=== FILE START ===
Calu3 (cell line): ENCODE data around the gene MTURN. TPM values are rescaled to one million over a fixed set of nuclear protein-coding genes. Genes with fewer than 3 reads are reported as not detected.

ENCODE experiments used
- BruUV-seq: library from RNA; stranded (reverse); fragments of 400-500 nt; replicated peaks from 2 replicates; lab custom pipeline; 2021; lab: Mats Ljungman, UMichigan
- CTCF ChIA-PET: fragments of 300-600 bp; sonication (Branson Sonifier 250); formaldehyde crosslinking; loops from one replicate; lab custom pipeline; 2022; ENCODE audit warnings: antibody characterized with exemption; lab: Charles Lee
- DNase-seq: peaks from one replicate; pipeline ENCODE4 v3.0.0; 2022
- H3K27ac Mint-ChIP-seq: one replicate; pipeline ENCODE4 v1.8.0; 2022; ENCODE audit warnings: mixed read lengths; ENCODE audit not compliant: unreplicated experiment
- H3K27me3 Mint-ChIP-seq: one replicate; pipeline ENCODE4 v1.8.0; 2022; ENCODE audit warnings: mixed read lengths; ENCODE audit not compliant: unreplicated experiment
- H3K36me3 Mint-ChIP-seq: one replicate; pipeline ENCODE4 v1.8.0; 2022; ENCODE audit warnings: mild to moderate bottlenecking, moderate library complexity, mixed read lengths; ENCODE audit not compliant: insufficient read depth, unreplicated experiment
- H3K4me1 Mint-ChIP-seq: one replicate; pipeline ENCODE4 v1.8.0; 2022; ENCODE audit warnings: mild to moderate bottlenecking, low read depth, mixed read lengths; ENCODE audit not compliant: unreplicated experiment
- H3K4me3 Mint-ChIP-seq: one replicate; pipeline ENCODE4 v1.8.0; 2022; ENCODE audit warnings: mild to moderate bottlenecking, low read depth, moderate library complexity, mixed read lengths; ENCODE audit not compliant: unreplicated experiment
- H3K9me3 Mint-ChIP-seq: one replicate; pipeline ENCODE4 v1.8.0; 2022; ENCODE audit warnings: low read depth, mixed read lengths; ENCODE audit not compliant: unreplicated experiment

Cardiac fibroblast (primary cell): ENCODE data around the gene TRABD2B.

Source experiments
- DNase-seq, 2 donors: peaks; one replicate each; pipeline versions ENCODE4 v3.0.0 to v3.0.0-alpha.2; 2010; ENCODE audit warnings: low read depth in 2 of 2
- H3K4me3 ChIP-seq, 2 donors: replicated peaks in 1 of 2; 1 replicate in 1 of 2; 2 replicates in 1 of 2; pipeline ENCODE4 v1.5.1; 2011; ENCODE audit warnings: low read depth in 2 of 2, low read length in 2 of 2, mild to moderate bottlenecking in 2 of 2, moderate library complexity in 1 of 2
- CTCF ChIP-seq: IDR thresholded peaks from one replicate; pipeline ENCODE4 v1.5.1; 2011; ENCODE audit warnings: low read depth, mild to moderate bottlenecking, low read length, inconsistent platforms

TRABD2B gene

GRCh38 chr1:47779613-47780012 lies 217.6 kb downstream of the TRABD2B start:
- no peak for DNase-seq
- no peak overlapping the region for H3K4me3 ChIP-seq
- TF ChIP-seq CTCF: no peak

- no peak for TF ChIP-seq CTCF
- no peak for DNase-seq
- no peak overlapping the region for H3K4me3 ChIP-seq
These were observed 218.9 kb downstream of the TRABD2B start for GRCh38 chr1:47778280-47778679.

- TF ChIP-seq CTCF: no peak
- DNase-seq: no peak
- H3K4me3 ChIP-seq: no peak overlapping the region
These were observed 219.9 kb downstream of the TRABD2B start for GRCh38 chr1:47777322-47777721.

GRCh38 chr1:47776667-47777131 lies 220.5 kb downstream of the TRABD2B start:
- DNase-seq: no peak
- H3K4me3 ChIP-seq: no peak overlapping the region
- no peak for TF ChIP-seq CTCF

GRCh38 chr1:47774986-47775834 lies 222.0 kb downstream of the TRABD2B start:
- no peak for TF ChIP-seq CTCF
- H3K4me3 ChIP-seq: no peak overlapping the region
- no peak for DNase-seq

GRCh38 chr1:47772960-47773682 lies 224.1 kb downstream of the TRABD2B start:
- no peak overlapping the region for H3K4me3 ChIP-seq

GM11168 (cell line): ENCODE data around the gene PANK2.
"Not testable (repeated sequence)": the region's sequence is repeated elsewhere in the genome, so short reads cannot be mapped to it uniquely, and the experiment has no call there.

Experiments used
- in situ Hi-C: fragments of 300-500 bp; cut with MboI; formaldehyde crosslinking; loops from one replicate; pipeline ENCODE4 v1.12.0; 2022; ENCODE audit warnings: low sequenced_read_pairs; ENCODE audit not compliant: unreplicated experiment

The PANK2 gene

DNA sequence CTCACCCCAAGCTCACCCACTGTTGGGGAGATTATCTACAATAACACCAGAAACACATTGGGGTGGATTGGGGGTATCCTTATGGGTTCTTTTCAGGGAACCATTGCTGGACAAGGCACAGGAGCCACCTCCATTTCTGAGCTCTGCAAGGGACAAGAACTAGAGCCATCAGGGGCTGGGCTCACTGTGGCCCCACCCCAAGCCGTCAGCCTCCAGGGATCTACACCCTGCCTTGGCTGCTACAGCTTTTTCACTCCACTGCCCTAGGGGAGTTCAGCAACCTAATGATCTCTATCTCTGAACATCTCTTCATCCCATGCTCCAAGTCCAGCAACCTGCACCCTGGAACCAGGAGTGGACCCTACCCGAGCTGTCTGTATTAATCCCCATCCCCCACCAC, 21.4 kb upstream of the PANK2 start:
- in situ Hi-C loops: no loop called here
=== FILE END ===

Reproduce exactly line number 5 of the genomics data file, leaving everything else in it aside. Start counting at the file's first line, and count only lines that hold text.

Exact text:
- DNase-seq: peaks from one replicate; pipeline ENCODE4 v3.0.0; 2022